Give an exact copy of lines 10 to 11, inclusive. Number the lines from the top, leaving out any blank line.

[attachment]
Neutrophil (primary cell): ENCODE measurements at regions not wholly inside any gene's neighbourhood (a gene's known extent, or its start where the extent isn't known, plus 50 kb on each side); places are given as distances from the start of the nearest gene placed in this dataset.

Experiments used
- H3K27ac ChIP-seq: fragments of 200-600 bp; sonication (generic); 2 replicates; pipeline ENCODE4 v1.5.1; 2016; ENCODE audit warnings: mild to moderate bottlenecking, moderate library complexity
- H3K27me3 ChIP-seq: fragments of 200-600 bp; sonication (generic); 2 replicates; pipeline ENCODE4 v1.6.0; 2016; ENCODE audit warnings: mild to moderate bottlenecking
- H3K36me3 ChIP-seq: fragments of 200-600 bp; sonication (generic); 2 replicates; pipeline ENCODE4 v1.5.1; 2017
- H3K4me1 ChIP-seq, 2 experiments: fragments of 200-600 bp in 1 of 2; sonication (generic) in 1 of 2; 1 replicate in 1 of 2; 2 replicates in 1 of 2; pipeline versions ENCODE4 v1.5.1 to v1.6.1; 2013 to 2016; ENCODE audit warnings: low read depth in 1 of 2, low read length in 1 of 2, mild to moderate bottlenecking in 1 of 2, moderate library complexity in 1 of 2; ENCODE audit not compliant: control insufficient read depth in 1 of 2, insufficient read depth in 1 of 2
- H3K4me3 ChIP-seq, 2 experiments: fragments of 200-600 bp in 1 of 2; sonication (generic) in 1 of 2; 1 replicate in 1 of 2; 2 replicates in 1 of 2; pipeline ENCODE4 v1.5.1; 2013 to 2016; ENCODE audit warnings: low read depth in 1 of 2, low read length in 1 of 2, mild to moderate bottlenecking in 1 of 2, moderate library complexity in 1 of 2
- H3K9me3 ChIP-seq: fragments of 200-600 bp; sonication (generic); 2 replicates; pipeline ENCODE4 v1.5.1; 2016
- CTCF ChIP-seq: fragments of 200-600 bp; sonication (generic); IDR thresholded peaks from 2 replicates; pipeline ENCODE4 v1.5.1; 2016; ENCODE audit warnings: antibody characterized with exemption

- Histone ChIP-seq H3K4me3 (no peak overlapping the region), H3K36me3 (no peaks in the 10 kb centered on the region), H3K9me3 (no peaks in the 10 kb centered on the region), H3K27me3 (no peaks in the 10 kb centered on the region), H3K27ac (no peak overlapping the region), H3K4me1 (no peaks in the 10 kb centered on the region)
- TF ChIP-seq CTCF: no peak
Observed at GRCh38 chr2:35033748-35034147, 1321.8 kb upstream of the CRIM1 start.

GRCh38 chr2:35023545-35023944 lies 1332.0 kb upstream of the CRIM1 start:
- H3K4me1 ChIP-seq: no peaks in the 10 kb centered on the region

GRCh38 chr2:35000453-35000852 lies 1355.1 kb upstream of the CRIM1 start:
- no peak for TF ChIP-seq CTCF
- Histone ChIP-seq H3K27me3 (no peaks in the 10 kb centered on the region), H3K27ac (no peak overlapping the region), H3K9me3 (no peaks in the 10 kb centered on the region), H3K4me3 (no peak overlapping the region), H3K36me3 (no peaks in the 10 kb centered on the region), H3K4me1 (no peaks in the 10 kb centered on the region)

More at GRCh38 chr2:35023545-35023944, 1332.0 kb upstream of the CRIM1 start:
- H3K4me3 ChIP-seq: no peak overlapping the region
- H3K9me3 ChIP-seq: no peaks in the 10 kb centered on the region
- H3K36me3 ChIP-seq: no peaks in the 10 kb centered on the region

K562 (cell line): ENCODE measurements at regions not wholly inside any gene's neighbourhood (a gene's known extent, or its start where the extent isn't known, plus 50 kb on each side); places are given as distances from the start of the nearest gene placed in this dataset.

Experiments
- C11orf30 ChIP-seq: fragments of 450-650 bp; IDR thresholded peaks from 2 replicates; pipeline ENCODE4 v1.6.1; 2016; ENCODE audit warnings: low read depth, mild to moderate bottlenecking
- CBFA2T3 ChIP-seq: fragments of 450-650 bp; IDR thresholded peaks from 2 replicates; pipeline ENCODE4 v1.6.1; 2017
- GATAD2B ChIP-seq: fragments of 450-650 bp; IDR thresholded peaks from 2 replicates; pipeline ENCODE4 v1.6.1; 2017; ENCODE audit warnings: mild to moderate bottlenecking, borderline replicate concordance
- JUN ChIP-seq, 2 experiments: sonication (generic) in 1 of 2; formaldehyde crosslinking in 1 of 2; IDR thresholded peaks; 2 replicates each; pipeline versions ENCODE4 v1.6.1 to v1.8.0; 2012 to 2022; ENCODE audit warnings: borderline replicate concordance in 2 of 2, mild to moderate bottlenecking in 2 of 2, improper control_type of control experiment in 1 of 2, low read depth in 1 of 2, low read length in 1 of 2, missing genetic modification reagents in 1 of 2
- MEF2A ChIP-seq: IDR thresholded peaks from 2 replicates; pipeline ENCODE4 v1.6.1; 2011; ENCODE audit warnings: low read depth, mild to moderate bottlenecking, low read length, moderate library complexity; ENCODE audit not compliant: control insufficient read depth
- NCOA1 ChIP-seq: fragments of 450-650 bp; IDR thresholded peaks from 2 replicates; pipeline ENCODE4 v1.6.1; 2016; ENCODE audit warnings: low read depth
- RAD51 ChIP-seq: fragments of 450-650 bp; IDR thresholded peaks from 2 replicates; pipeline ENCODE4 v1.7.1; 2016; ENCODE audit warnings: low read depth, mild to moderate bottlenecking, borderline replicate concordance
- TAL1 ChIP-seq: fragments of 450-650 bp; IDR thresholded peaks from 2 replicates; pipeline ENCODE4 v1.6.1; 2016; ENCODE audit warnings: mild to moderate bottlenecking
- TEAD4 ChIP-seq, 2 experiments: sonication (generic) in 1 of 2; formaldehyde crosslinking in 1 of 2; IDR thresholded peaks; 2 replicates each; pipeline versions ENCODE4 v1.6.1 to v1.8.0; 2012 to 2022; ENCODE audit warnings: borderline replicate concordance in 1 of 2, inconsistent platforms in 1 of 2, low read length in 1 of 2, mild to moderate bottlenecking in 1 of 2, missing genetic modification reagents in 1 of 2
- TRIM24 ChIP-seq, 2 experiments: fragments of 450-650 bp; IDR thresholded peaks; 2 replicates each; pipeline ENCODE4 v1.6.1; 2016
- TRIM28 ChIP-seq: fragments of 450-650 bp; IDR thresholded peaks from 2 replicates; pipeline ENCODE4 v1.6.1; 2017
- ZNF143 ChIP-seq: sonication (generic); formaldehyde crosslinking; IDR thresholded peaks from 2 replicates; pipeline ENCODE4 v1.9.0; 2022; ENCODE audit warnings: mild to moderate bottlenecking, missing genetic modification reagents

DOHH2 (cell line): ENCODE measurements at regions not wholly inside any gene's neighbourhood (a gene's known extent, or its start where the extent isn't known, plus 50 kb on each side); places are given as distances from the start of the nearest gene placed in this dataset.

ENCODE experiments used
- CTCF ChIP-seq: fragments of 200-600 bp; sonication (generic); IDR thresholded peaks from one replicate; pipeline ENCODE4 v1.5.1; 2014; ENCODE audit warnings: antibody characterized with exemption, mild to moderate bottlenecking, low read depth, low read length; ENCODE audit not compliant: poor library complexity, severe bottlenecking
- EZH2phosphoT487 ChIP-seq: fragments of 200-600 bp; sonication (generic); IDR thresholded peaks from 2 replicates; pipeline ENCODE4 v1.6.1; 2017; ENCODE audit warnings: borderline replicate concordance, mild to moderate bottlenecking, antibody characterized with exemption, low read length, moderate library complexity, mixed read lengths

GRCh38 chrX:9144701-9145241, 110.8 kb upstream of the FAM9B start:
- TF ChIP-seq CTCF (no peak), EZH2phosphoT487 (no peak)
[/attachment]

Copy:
- Histone ChIP-seq H3K4me3 (no peak overlapping the region), H3K36me3 (no peaks in the 10 kb centered on the region), H3K9me3 (no peaks in the 10 kb centered on the region), H3K27me3 (no peaks in the 10 kb centered on the region), H3K27ac (no peak overlapping the region), H3K4me1 (no peaks in the 10 kb centered on the region)
- TF ChIP-seq CTCF: no peak